The intersection between mass vaccinations and the tort system was bound to be messy. When you vaccinate enough people, someone, somewhere, is going to have a bad reaction. You could give a glass of milk to 100 million people and a few would inevitably get violently sick from it. With vaccines, there will be allergic reactions and a tiny but predictable percentage of people will suffer some kind of permanent damage or even die. Because of liability without fault and the generosity of the tort system, the result is huge damage awards.
The first instance of this came in 1955 with polio vaccinations. Cutter Laboratories, the California company that now distributes Cutter's Insect Repellent, made an early batch of vaccines, some of which had live viruses in them. Almost all the children in Idaho were administered the vaccine and several dozen contracted polio. In 1957, the parents of Anne Gottsdanker, an 8-year-old girl whose legs had become paralyzed, sued Cutter, with famed personal injury lawyer Melvin Belli representing them.
The jury found Cutter's actions were not negligent--the orders had been rushed, standards had not been clear, and safety precautions were still rudimentary at the time. But, using the new doctrine of liability without fault, the jury held Cutter accountable anyway and awarded $147,300. "That decision made Ralph Nader possible," Belli later claimed.
"It was a turning point," says Dr. Offit, whose book The Cutter Incident will be published next year. "Because of the Cutter decision, vaccines became one of the first medical products to be eliminated by lawsuits."
That this would be the outcome wasn't immediately clear. Soon after the trial, the Yale Law Journal published an article arguing that insurance against adverse reactions was the solution. The public wouldn't buy policies because it would be too complicated and expensive, but vaccine makers could. Insurance would cover the cost of bad outcomes and the manufacturers would pass these costs on to their customers. Those few who were harmed by a vaccine would be covered by those who benefited. Everything would work out. Unfortunately, this thesis failed to anticipate how high damage awards would go.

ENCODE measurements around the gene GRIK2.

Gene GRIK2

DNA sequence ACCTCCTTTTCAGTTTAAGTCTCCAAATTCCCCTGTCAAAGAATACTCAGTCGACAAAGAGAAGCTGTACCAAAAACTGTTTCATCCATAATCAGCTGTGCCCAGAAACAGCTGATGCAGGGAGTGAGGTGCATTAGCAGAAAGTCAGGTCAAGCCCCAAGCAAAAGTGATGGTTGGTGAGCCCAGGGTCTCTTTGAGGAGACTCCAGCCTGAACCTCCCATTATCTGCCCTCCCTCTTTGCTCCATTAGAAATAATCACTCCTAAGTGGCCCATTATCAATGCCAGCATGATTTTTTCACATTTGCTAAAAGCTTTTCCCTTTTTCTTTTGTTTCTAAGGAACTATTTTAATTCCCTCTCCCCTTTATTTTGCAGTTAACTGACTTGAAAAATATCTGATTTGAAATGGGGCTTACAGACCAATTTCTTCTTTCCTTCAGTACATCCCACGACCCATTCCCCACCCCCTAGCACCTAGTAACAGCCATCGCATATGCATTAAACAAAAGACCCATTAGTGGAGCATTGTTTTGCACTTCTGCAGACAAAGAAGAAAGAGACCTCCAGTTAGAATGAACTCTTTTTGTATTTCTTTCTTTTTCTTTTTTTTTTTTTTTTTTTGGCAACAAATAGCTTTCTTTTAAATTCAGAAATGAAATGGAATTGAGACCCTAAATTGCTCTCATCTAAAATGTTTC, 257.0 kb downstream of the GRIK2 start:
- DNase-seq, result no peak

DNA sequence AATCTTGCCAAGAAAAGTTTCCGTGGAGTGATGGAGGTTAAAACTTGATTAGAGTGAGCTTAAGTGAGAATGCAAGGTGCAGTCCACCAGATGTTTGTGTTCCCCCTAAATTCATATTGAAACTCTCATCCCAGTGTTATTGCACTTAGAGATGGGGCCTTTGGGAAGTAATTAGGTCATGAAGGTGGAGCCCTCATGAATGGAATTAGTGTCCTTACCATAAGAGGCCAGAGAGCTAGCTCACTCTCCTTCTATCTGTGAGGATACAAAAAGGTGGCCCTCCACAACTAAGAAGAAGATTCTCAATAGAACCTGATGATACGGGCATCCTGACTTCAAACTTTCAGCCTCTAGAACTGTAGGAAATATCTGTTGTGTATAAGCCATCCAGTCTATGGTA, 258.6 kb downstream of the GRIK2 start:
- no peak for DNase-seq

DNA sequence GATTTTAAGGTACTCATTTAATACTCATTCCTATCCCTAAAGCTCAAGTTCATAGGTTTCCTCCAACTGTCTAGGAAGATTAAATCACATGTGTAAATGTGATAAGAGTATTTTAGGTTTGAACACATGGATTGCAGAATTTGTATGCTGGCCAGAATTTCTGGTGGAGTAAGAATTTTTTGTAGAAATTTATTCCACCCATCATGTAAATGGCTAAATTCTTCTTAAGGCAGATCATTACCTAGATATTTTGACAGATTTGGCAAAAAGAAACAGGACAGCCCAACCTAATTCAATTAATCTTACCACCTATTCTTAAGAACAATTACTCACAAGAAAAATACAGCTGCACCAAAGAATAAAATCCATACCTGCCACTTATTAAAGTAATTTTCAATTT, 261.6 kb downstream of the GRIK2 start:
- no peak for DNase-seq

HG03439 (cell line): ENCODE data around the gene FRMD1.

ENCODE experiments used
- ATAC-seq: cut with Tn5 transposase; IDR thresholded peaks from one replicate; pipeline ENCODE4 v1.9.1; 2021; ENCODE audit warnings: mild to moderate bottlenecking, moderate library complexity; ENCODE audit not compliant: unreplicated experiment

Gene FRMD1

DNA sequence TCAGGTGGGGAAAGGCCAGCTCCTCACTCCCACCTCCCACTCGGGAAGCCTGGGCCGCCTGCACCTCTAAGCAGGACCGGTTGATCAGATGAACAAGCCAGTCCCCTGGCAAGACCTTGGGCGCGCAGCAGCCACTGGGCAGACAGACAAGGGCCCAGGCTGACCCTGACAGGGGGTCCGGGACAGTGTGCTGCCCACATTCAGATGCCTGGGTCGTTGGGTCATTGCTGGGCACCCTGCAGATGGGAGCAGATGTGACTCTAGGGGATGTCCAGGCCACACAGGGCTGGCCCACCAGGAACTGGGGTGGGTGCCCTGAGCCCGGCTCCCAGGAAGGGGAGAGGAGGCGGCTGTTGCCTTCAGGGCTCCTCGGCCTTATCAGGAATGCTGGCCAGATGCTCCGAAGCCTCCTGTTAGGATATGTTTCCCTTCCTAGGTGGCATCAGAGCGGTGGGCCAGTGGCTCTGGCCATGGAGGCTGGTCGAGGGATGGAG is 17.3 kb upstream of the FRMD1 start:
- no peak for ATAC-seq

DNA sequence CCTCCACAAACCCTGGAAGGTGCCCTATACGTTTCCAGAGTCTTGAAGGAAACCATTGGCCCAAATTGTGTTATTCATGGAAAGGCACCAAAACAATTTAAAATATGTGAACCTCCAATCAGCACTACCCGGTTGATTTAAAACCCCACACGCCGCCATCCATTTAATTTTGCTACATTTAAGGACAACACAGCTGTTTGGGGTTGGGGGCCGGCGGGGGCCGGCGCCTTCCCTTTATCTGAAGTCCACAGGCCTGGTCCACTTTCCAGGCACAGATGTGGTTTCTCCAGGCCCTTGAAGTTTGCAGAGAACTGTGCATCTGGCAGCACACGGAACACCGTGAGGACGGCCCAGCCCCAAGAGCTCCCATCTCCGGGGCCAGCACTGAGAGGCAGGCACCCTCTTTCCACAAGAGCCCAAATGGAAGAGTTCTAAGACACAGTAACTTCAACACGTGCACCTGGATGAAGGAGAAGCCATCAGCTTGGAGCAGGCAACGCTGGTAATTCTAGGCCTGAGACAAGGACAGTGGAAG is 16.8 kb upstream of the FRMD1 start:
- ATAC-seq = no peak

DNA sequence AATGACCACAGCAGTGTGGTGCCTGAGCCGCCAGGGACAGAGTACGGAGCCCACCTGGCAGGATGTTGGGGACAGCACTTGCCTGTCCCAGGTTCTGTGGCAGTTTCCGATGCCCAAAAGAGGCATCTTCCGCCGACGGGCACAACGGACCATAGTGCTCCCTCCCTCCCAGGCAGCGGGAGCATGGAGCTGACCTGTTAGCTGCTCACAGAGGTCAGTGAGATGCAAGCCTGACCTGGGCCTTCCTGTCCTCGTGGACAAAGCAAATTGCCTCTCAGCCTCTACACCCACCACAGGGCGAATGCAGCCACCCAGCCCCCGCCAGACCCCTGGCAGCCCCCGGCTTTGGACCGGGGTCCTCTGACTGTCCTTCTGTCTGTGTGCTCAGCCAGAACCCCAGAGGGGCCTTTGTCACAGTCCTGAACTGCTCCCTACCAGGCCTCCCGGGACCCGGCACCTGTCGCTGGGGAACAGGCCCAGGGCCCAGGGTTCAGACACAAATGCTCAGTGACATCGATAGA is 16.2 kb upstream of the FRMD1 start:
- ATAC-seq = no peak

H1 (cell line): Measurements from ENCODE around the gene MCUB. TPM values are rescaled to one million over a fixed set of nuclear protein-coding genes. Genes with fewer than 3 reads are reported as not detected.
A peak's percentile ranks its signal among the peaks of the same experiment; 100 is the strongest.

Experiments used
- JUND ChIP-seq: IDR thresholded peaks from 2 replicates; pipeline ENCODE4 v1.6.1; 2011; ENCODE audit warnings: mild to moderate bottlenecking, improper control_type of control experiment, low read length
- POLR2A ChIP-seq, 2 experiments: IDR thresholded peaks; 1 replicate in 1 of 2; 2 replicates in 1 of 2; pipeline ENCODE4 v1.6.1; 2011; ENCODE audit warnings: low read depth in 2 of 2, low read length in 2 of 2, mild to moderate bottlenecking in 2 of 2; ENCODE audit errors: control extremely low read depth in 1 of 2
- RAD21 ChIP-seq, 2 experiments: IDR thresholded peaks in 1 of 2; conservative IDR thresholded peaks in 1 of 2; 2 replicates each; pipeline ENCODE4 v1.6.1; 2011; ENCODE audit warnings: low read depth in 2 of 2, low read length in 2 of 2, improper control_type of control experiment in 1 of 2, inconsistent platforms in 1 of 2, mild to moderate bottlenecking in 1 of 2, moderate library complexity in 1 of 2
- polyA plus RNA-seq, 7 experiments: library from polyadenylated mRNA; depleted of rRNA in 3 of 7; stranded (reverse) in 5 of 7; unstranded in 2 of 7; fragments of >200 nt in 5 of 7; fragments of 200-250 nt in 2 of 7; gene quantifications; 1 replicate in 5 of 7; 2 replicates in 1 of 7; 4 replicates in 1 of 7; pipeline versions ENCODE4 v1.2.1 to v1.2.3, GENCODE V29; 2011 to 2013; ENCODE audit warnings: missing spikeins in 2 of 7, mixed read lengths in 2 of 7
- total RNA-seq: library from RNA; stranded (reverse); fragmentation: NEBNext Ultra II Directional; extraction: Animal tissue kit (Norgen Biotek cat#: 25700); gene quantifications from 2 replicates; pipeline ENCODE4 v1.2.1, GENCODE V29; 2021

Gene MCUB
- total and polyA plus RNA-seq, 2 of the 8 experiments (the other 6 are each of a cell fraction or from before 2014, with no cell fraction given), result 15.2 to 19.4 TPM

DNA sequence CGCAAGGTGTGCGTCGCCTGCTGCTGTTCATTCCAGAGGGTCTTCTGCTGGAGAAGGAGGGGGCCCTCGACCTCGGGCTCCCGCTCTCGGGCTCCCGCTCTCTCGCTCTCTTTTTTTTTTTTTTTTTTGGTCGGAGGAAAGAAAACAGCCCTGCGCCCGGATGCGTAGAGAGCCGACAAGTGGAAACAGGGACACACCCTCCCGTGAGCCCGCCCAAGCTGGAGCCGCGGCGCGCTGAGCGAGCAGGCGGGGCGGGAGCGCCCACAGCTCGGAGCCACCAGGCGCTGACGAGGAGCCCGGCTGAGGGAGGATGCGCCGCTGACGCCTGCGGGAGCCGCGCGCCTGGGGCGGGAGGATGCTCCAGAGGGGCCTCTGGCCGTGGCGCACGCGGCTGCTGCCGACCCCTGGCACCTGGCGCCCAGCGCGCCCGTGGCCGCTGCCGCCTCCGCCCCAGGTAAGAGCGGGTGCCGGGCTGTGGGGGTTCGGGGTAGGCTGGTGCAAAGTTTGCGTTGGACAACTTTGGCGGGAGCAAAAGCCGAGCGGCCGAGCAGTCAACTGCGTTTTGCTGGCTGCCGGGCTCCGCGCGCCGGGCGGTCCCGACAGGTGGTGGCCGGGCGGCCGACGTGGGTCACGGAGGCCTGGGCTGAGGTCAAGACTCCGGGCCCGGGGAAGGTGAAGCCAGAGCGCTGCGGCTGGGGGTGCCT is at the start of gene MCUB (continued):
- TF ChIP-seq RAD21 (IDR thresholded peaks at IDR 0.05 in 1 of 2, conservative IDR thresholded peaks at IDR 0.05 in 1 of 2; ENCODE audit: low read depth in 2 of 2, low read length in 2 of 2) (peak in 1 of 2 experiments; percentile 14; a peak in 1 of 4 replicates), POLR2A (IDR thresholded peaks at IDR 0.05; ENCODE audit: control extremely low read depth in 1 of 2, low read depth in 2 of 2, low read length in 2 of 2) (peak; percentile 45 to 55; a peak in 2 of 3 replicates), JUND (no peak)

WHEN AN UNUSUAL EPIDEMIC occurred at Fort Dix, N.J., in 1976, for example, the federal government decided to vaccinate the whole country against the new "swine flu." To the astonishment of Congress, the insurance companies refused to participate. Senator Ted Kennedy charged "cupidity" and "lack of social obligation." The Congressional Budget Office predicted that with 45 million Americans inoculated, there would be 4,500 injury claims and 90 damage awards, totaling $2 million. Congress decided to provide the insurance.
As Peter Huber recounts in his book Liability, the CBO's first estimate proved uncannily accurate. A total of 4,169 damage claims were filed. However, not 90 but more than 700 suits were successful and the total bill to Congress came to over $100 million, 50 times what the CBO had predicted. The insurance companies knew their business well.
Adding to the problem are the predictable panics about vaccines that spread among parents and are abetted by trial lawyers. In 1974, a British researcher published a paper claiming that the vaccine for pertussis (whooping cough) had caused seizures in 36 children, leading to 22 cases of epilepsy or mental retardation. Subsequent studies proved the claim to be false, but in the meantime Japan canceled inoculations, resulting in 113 preventable whooping cough deaths. In the United States, 800 pertussis vaccine lawsuits asking $21 million in damages were filed over the next decade. The cost of a vaccination went from 21 cents to $11.